Michelle Kwan told the Chicago Tribune that she’d “been working with a trainer for two months” on her skating. “I want to get in good shape and see how far that takes me, because I don’t know. But I have made no decisions whatsoever,” she said ahead of the 2010 Winter Olympics. Other endeavors won out. In 2009, Michelle Kwan graduated from the University of Denver’s Josef Korbel School of International Studies with a bachelor’s degree in international studies as well as a political science minor. Kwan continued her academic path with a master’s program at the Tufts Fletcher School of Law and International Diplomacy.

Former President Barack Obama appointed Michelle Kwan to his Council on Fitness, Sports and Nutrition in 2010. The same year, Michelle Kwan began working on the Special Olympics International Board of Directors. The Special Olympics calls Michelle Kwan “a lifelong supporter” of the organization, citing her advocacy and her regular attendance at events. 

Kwan had reached the age of 30 with incredible achievements on and off the ice. Following her graduation from Tufts in 2011, Michelle Kwan advanced in her diplomacy career with a post at the Department of State as “a senior advisor for the Bureau of Educational and Cultural Affairs” (via US Figure Skating). She also worked with Hillary Clinton as an advisor on the U.S.-China Women’s Leadership Exchange and Dialogue and joined Clinton’s presidential campaign for the first time.

Michelle Kwan went through more changes in her 30s

In 2012, Kwan was the only skater inducted into the US Figure Skating Hall of Fame and the World Figure Skating Hall of Fame. “It seems like I have come full circle. From my first nationals to now being elected to the Hall of Fame, it has been amazing,” Kwan said (via AP). Michelle Kwan was so deserving of the huge honor.

Along with the continuous positive developments in her life came a new relationship. Herbert Claiborne “Clay” Pell IV proposed to Michelle Kwan in September 2012 on Block Island (via People). Kwan married the former US Coast Guard Lieutenant in 2013. Like Kwan, Pell was committed to politics. He was Deputy Assistant Secretary for International and Foreign Language Education, strategic planning director on the White House National Security staff, and a 2014 Rhode Island gubernatorial candidate.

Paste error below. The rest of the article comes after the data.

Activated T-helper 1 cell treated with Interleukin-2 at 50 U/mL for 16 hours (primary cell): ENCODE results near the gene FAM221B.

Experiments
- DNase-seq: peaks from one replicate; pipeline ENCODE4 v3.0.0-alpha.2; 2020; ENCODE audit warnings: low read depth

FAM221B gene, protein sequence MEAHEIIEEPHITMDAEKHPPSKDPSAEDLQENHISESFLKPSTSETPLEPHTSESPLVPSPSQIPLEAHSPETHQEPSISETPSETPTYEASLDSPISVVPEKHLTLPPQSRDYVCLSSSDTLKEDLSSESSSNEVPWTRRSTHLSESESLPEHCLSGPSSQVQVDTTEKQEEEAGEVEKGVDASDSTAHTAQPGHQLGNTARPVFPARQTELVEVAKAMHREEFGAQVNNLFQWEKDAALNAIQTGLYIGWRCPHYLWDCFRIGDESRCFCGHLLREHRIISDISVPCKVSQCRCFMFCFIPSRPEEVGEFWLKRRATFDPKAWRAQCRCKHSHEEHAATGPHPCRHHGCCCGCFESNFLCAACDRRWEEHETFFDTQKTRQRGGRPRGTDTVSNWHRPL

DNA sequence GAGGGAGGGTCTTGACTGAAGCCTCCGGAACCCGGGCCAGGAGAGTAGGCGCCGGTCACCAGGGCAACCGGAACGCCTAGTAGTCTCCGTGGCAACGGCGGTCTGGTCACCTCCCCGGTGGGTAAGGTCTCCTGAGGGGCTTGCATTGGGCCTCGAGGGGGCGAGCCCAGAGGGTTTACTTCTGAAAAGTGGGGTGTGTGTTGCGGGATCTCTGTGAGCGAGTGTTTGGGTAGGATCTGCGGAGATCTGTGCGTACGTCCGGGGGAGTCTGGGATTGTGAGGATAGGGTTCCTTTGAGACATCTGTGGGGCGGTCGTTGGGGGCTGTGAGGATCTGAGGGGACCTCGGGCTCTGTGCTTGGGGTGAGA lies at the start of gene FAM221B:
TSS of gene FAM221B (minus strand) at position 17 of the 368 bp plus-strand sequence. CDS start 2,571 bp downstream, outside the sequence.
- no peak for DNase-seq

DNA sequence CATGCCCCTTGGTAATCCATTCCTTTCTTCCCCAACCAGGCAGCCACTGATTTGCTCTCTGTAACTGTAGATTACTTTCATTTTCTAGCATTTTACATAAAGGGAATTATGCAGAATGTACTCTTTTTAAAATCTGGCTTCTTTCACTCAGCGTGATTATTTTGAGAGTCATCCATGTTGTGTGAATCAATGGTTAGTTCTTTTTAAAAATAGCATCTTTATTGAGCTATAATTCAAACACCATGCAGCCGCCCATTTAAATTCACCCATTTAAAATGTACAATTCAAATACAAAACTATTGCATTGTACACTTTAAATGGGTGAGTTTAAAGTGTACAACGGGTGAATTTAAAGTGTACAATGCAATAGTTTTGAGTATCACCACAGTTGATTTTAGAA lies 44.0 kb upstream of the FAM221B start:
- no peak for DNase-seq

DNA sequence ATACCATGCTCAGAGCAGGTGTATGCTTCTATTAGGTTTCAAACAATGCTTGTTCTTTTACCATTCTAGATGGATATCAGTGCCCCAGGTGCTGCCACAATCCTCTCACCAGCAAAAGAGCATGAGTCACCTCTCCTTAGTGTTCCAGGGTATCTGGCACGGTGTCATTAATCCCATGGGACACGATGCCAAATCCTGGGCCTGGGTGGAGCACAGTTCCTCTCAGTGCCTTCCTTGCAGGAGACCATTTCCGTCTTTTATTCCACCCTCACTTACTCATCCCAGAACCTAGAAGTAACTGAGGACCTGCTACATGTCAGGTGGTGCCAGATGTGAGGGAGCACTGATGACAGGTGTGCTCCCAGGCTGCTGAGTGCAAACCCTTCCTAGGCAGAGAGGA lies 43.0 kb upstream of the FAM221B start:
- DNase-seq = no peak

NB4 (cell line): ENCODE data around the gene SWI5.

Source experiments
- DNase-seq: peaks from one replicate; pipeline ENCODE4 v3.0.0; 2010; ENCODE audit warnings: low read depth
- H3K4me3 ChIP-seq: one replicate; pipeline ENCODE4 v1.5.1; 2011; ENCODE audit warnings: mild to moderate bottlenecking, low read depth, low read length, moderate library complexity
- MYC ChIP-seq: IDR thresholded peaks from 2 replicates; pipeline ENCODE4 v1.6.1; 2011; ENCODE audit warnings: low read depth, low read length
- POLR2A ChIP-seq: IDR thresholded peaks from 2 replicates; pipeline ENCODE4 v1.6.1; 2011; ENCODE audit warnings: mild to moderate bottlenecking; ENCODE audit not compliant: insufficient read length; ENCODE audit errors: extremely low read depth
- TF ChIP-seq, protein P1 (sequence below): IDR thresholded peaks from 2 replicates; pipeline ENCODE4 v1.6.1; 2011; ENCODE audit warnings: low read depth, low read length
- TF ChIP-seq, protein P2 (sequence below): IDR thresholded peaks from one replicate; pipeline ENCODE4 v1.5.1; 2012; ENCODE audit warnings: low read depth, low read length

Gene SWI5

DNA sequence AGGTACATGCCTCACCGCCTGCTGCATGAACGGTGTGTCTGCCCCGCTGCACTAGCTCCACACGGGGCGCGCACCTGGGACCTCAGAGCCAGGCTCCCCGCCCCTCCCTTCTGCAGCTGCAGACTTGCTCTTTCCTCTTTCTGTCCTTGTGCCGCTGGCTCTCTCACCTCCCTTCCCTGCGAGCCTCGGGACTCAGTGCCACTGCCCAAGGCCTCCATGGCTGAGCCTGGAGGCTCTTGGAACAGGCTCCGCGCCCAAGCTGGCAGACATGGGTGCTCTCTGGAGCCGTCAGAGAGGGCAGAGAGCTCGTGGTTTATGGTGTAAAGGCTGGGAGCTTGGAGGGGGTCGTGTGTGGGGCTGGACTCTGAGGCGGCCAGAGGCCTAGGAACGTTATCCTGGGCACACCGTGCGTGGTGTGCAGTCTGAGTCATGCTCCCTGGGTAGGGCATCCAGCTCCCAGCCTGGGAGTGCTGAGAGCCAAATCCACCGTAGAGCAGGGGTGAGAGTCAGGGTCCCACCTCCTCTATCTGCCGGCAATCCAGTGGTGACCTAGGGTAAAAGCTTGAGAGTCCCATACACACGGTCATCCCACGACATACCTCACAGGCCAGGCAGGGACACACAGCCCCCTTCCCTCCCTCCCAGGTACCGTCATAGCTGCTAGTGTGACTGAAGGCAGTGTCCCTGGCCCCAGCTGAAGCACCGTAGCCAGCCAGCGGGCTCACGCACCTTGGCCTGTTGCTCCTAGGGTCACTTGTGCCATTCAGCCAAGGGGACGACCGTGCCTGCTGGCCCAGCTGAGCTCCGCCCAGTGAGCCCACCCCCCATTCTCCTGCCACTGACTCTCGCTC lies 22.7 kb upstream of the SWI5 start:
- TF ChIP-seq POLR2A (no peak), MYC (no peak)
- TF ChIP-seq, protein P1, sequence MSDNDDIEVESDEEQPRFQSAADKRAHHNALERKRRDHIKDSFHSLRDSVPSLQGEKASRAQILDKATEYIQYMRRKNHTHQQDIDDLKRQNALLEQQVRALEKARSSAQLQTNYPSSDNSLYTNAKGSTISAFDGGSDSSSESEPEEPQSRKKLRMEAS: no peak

Michelle Kwan became busy in Brooklyn, New York with her work on the next Hillary Clinton presidential campaign. Kwan was a surrogate, traveling to muster up celebrity support for her candidate. “It’s emotional, this journey,” Kwan told Intelligencer. She added, “There’s so much to do, and it’s overwhelming at times. But you just keep at it and you push through. It’s exciting, too!”

Getting back on the ice…and the campaign trail

Clay Pell and Michelle Kwan’s marriage ended bitterly. Per Providence Journal, Kwan learned of the divorce on Twitter! The couple parted due to irreconcilable differences, and while Kwan was reticent about the split, Yahoo! News examined her positive Instagram at the time. An April 2017 post read, “Hanging in there,” as Kwan did aerial yoga.

One loose end to tie up from her previous marriage was the Palladian-style Newport, Rhode Island mansion she won in the divorce. Kwan sold the historic property for $4 million in 2018, Realtor.com reported. With many changes swirling around her, it’s no wonder that Michelle Kwan returned to one of her greatest loves: figure skating. She shared her return to the ice with W magazine. While Michelle Kwan was an ambassador for a Proctor & Gamble campaign coinciding with the 2018 Olympics, she skated “out of admiration for the next generation of athletes.” Kwan felt the challenge of her old moves and told W, “You know, I should do it before I’m 40.” 

Kwan embarked on another adventure before turning 40 in 2020. She worked on the Biden presidential campaign as surrogate director beginning in 2019. After President Biden announced his candidacy, Michelle Kwan shared her excitement in an Instagram post ending with, “He’s the candidate that I’m proud to support because he will do what it takes to restore the soul of this nation, rebuild the backbone of the country, and unify America.”

President Biden knows how cool Michelle Kwan is

As COVID-19 developed in 2020, Michelle Kwan moved back to California and worked hard from home: “Working on a presidential campaign you keep a very crazy and hectic schedule,” Kwan told US Figure Skating. She continued, “I started each day at 6 a.m. [Pacific Time] on a call with our department and my emails wouldn’t stop until about 11 p.m. — and that’s 2 a.m. on the East Coast where most of my colleagues lived.” After President Biden won the election, Michelle Kwan continued working with his administration. The star skater was a Presidential Inauguration Committee senior talent advisor.

Michelle Kwan continues to fight for equality and works on several projects involving the AAPI community. Kwan participated in the #AAPI Women Strong and See Us Unite for Change. She also co-executive produced a 2021 YouTube show called “Recipe for Change” and wrote on Twitter, “I’m joined by powerful voices as we gather around the dinner table to celebrate API culture and ignite change.” She has often shared some of her recipes on Instagram. Kwan opened up to People about “hurtful” experiences the API community goes through. She stressed the importance of discussion, saying, “How do we address these issues? How do we talk about it? First, it’s through food, because food is always a great way to bring people together.”

You’ll find Michelle Kwan rollerblading, hanging out in the sun with her dog, and using her voice for good in this world.